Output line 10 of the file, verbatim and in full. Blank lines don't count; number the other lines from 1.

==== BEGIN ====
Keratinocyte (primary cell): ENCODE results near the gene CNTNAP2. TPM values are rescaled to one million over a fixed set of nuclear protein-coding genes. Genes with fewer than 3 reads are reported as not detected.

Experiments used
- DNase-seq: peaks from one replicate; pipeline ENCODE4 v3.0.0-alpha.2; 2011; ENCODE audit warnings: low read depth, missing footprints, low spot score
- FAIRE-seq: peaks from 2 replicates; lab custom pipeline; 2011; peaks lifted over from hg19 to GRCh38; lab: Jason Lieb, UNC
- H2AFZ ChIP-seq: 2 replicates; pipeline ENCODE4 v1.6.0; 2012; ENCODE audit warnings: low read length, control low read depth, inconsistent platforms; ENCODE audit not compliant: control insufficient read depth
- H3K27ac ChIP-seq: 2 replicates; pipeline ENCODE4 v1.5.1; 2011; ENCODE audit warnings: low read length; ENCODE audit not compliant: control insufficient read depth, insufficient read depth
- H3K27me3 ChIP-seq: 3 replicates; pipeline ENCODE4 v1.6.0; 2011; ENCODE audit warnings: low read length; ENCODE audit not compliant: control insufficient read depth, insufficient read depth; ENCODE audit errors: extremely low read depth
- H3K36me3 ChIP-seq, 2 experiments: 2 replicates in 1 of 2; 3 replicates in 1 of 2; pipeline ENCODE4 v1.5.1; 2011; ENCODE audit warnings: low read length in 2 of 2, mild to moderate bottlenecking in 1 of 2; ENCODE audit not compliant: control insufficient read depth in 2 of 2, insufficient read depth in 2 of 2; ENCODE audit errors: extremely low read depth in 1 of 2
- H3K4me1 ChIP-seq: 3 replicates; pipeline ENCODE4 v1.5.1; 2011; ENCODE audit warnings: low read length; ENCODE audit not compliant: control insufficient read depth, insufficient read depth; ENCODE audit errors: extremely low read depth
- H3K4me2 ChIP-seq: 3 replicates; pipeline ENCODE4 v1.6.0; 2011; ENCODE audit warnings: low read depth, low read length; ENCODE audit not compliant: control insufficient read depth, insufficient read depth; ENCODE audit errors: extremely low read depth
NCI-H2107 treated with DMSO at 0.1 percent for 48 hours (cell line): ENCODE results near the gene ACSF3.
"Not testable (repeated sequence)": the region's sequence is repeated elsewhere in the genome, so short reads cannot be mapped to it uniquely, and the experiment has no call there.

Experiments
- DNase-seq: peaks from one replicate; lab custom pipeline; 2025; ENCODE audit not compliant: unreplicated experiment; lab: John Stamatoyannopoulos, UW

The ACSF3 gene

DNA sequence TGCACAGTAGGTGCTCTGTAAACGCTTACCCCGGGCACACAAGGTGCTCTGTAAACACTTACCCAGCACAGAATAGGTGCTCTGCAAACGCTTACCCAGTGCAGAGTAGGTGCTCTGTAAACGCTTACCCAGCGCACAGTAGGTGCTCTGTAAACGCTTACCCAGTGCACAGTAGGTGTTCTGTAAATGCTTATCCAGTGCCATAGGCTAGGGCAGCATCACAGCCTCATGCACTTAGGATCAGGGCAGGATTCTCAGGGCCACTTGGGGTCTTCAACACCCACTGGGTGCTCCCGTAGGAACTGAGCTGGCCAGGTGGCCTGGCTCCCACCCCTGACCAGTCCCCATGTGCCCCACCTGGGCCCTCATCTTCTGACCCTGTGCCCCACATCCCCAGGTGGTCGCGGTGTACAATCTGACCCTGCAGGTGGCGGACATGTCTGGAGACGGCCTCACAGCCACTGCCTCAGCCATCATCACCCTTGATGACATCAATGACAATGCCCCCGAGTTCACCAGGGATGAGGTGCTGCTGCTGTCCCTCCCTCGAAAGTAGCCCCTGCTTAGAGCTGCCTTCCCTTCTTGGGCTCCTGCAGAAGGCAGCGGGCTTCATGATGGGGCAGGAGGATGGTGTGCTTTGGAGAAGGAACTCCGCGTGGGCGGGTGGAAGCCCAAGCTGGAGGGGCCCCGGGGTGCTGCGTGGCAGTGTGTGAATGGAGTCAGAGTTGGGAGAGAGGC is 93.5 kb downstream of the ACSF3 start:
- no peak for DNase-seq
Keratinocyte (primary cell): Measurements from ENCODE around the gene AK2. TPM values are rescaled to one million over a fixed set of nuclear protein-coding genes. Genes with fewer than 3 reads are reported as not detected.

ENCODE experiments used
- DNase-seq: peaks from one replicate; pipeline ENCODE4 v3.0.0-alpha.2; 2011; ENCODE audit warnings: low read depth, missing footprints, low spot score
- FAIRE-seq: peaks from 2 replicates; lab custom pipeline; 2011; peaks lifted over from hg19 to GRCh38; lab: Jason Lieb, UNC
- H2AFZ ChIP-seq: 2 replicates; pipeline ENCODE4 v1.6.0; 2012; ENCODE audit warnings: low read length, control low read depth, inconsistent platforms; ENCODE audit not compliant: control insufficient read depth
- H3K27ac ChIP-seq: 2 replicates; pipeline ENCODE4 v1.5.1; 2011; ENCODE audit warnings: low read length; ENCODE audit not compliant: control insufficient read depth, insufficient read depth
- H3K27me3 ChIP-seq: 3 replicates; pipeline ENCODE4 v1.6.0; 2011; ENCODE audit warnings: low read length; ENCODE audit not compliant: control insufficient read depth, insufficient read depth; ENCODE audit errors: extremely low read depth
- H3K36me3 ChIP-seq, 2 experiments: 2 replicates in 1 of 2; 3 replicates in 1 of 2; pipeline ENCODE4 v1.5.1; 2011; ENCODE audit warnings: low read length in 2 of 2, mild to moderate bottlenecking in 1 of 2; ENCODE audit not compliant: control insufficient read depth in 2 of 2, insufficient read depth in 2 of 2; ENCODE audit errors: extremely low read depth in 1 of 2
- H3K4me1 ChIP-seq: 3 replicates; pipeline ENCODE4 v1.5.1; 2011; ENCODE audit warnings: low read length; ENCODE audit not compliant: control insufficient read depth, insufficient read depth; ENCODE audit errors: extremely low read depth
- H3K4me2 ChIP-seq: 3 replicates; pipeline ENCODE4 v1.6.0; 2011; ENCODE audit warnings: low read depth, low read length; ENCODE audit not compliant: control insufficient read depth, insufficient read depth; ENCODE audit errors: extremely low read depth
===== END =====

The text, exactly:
- H3K4me2 ChIP-seq: 3 replicates; pipeline ENCODE4 v1.6.0; 2011; ENCODE audit warnings: low read depth, low read length; ENCODE audit not compliant: control insufficient read depth, insufficient read depth; ENCODE audit errors: extremely low read depth